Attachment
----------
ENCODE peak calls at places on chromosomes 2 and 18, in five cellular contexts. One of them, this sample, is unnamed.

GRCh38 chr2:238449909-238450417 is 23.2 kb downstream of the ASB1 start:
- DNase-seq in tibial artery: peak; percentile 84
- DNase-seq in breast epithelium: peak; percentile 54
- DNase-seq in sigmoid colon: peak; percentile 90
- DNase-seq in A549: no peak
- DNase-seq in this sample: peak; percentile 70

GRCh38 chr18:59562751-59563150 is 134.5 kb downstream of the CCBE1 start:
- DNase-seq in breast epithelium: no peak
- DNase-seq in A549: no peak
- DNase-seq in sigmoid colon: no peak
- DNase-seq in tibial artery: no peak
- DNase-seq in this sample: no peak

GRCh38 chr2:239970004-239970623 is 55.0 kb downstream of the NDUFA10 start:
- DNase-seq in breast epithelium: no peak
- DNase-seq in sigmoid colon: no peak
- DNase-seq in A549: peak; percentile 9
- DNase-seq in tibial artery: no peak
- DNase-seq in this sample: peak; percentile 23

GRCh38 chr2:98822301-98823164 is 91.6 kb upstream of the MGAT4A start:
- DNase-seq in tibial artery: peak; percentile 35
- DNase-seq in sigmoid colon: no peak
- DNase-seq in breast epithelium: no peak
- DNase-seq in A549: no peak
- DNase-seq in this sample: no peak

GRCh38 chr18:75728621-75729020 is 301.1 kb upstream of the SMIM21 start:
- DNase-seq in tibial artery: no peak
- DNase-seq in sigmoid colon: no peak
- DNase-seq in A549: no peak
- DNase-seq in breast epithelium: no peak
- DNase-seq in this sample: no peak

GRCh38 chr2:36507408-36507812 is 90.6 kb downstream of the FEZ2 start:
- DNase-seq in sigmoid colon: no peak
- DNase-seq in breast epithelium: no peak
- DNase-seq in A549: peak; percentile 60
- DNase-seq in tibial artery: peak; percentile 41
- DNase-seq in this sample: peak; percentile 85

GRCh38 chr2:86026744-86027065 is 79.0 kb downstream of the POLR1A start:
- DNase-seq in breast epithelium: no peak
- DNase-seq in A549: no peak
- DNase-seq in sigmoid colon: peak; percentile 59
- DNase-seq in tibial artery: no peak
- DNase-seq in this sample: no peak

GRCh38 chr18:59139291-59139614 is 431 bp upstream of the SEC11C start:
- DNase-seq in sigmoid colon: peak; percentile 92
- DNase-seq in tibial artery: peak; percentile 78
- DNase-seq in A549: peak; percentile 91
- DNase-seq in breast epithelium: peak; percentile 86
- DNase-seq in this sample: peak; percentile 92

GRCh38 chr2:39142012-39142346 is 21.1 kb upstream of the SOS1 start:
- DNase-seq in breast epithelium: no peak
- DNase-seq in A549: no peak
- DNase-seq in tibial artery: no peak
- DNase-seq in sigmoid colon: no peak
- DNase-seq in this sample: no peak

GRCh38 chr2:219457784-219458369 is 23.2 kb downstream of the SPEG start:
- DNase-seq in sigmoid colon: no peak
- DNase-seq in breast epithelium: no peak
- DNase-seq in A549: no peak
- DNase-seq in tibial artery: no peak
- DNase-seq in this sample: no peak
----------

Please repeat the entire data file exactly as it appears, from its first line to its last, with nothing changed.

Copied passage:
ENCODE peak calls at places on chromosomes 2 and 18, in five cellular contexts. One of them, this sample, is unnamed.

GRCh38 chr2:238449909-238450417 is 23.2 kb downstream of the ASB1 start:
- DNase-seq in tibial artery: peak; percentile 84
- DNase-seq in breast epithelium: peak; percentile 54
- DNase-seq in sigmoid colon: peak; percentile 90
- DNase-seq in A549: no peak
- DNase-seq in this sample: peak; percentile 70

GRCh38 chr18:59562751-59563150 is 134.5 kb downstream of the CCBE1 start:
- DNase-seq in breast epithelium: no peak
- DNase-seq in A549: no peak
- DNase-seq in sigmoid colon: no peak
- DNase-seq in tibial artery: no peak
- DNase-seq in this sample: no peak

GRCh38 chr2:239970004-239970623 is 55.0 kb downstream of the NDUFA10 start:
- DNase-seq in breast epithelium: no peak
- DNase-seq in sigmoid colon: no peak
- DNase-seq in A549: peak; percentile 9
- DNase-seq in tibial artery: no peak
- DNase-seq in this sample: peak; percentile 23

GRCh38 chr2:98822301-98823164 is 91.6 kb upstream of the MGAT4A start:
- DNase-seq in tibial artery: peak; percentile 35
- DNase-seq in sigmoid colon: no peak
- DNase-seq in breast epithelium: no peak
- DNase-seq in A549: no peak
- DNase-seq in this sample: no peak

GRCh38 chr18:75728621-75729020 is 301.1 kb upstream of the SMIM21 start:
- DNase-seq in tibial artery: no peak
- DNase-seq in sigmoid colon: no peak
- DNase-seq in A549: no peak
- DNase-seq in breast epithelium: no peak
- DNase-seq in this sample: no peak

GRCh38 chr2:36507408-36507812 is 90.6 kb downstream of the FEZ2 start:
- DNase-seq in sigmoid colon: no peak
- DNase-seq in breast epithelium: no peak
- DNase-seq in A549: peak; percentile 60
- DNase-seq in tibial artery: peak; percentile 41
- DNase-seq in this sample: peak; percentile 85

GRCh38 chr2:86026744-86027065 is 79.0 kb downstream of the POLR1A start:
- DNase-seq in breast epithelium: no peak
- DNase-seq in A549: no peak
- DNase-seq in sigmoid colon: peak; percentile 59
- DNase-seq in tibial artery: no peak
- DNase-seq in this sample: no peak

GRCh38 chr18:59139291-59139614 is 431 bp upstream of the SEC11C start:
- DNase-seq in sigmoid colon: peak; percentile 92
- DNase-seq in tibial artery: peak; percentile 78
- DNase-seq in A549: peak; percentile 91
- DNase-seq in breast epithelium: peak; percentile 86
- DNase-seq in this sample: peak; percentile 92

GRCh38 chr2:39142012-39142346 is 21.1 kb upstream of the SOS1 start:
- DNase-seq in breast epithelium: no peak
- DNase-seq in A549: no peak
- DNase-seq in tibial artery: no peak
- DNase-seq in sigmoid colon: no peak
- DNase-seq in this sample: no peak

GRCh38 chr2:219457784-219458369 is 23.2 kb downstream of the SPEG start:
- DNase-seq in sigmoid colon: no peak
- DNase-seq in breast epithelium: no peak
- DNase-seq in A549: no peak
- DNase-seq in tibial artery: no peak
- DNase-seq in this sample: no peak